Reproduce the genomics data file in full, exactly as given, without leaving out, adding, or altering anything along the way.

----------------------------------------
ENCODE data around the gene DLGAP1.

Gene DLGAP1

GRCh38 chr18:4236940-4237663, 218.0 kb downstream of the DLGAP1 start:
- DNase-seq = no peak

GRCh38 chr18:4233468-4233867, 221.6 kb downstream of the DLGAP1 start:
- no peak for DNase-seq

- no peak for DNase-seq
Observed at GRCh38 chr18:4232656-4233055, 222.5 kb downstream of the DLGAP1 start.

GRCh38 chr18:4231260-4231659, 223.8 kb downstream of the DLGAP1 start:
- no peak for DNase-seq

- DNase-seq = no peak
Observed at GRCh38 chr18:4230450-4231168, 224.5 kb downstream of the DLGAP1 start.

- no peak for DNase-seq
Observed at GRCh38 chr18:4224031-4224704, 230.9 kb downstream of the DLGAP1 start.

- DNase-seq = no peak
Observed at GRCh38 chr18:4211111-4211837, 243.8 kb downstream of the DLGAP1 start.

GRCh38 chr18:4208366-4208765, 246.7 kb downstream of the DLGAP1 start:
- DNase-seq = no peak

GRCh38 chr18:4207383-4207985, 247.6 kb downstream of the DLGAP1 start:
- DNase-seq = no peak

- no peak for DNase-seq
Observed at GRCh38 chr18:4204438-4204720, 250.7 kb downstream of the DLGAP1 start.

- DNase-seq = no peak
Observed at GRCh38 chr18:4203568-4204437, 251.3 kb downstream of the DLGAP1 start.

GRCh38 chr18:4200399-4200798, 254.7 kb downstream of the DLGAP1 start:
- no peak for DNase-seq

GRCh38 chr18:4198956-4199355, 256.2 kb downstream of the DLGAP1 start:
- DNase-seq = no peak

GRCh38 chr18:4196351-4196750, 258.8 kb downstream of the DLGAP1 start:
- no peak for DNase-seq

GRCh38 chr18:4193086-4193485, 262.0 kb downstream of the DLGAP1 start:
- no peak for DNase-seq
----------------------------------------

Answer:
ENCODE data around the gene DLGAP1.

Gene DLGAP1

GRCh38 chr18:4236940-4237663, 218.0 kb downstream of the DLGAP1 start:
- DNase-seq = no peak

GRCh38 chr18:4233468-4233867, 221.6 kb downstream of the DLGAP1 start:
- no peak for DNase-seq

- no peak for DNase-seq
Observed at GRCh38 chr18:4232656-4233055, 222.5 kb downstream of the DLGAP1 start.

GRCh38 chr18:4231260-4231659, 223.8 kb downstream of the DLGAP1 start:
- no peak for DNase-seq

- DNase-seq = no peak
Observed at GRCh38 chr18:4230450-4231168, 224.5 kb downstream of the DLGAP1 start.

- no peak for DNase-seq
Observed at GRCh38 chr18:4224031-4224704, 230.9 kb downstream of the DLGAP1 start.

- DNase-seq = no peak
Observed at GRCh38 chr18:4211111-4211837, 243.8 kb downstream of the DLGAP1 start.

GRCh38 chr18:4208366-4208765, 246.7 kb downstream of the DLGAP1 start:
- DNase-seq = no peak

GRCh38 chr18:4207383-4207985, 247.6 kb downstream of the DLGAP1 start:
- DNase-seq = no peak

- no peak for DNase-seq
Observed at GRCh38 chr18:4204438-4204720, 250.7 kb downstream of the DLGAP1 start.

- DNase-seq = no peak
Observed at GRCh38 chr18:4203568-4204437, 251.3 kb downstream of the DLGAP1 start.

GRCh38 chr18:4200399-4200798, 254.7 kb downstream of the DLGAP1 start:
- no peak for DNase-seq

GRCh38 chr18:4198956-4199355, 256.2 kb downstream of the DLGAP1 start:
- DNase-seq = no peak

GRCh38 chr18:4196351-4196750, 258.8 kb downstream of the DLGAP1 start:
- no peak for DNase-seq

GRCh38 chr18:4193086-4193485, 262.0 kb downstream of the DLGAP1 start:
- no peak for DNase-seq